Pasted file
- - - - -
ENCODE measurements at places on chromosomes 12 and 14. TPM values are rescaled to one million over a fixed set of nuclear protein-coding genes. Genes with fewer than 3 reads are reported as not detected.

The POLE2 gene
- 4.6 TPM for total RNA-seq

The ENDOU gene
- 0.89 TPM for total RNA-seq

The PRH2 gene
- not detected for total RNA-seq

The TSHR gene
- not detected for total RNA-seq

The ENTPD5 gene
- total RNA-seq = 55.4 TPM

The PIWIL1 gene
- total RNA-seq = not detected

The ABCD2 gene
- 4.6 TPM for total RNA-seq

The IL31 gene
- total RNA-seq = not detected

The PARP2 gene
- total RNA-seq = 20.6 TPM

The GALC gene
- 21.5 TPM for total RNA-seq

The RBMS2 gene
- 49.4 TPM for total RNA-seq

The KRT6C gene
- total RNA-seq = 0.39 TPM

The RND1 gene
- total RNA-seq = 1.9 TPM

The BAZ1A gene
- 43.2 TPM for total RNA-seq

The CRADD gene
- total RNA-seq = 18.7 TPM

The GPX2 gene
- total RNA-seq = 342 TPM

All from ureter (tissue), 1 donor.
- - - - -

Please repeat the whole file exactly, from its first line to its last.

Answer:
ENCODE measurements at places on chromosomes 12 and 14. TPM values are rescaled to one million over a fixed set of nuclear protein-coding genes. Genes with fewer than 3 reads are reported as not detected.

The POLE2 gene
- 4.6 TPM for total RNA-seq

The ENDOU gene
- 0.89 TPM for total RNA-seq

The PRH2 gene
- not detected for total RNA-seq

The TSHR gene
- not detected for total RNA-seq

The ENTPD5 gene
- total RNA-seq = 55.4 TPM

The PIWIL1 gene
- total RNA-seq = not detected

The ABCD2 gene
- 4.6 TPM for total RNA-seq

The IL31 gene
- total RNA-seq = not detected

The PARP2 gene
- total RNA-seq = 20.6 TPM

The GALC gene
- 21.5 TPM for total RNA-seq

The RBMS2 gene
- 49.4 TPM for total RNA-seq

The KRT6C gene
- total RNA-seq = 0.39 TPM

The RND1 gene
- total RNA-seq = 1.9 TPM

The BAZ1A gene
- 43.2 TPM for total RNA-seq

The CRADD gene
- total RNA-seq = 18.7 TPM

The GPX2 gene
- total RNA-seq = 342 TPM

All from ureter (tissue), 1 donor.